Public Ownership and Promoting Decent Work

“We can cut the ground from under the profiteers.”

Last month I had the pleasure of speaking at an event about public ownership with the American writer Thomas Hanna.  His work is a really important contribution in showing the surprising extent and popularity of public ownership in the US. 

A key point from comparing the UK with other countries is that it shows what an extreme outlier the UK is in regard to privatisation.  A phenomenal 40% of the total value of assets privatised across the OECD between 1980 and 1996 were in the UK.

As a union of course we know the negative impact on employment quality and pay that comes with privatisation and outsourcing.   We also know the impact of privatisation on our daily lives – how we have to keep paying out to big financial interests just to keep warm, to drink water, to get on the bus – essentially just to live in the UK. 

But the tide is turning against outsourcing. Public criticism of privatisation is only on the rise after the high-profile collapse of Carillion, and we now have a Labour front bench team that are doing some great work on models of public ownership. 

An expansion of public ownership needs to be a key part of policies aimed to make the UK a more democratic and equal society.  We can also help to create the conditions where public authorities choose to keep services in-house by promoting quality employment in goods and services that are currently outsourced or procured by public authorities.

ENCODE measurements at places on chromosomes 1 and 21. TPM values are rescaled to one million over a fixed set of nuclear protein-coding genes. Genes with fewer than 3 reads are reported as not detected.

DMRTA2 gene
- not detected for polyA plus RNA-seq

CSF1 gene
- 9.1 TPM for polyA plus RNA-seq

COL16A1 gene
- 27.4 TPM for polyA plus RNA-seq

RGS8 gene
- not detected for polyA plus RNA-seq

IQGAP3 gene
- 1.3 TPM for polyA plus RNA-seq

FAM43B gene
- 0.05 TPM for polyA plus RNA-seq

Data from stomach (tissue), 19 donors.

To this end, UNISON North West has worked with the IPPR North on their new report 'Decent Work'.  The report was funded through the UNISON campaign fund.  The report shows that the financial and legal barriers to councils taking an active interest in employment conditions in outsourced services are often overstated and can be overcome.  The report includes a useful checklist for councillors on what they can do to promote good employment in the delivery of council services. 

We have some excellent recent examples of working with local authorities to improve standards of employment amongst outsourced providers. In Stockport and Manchester, councils have insisted that commissioned social care providers pay their staff at least the real living wage of £9 an hour. And let’s not forget the six North West councils who have now signed up to the Ethical Care Charter, enshrining higher standards of employment and service quality in the commissioning process.

We know from experience that private outsourcing firms make their profits from attacking the pay and conditions of workers.  If councils and other public authorities can be persuaded to insist on high employment quality in the services they commission, we can cut the ground from under the profiteers.

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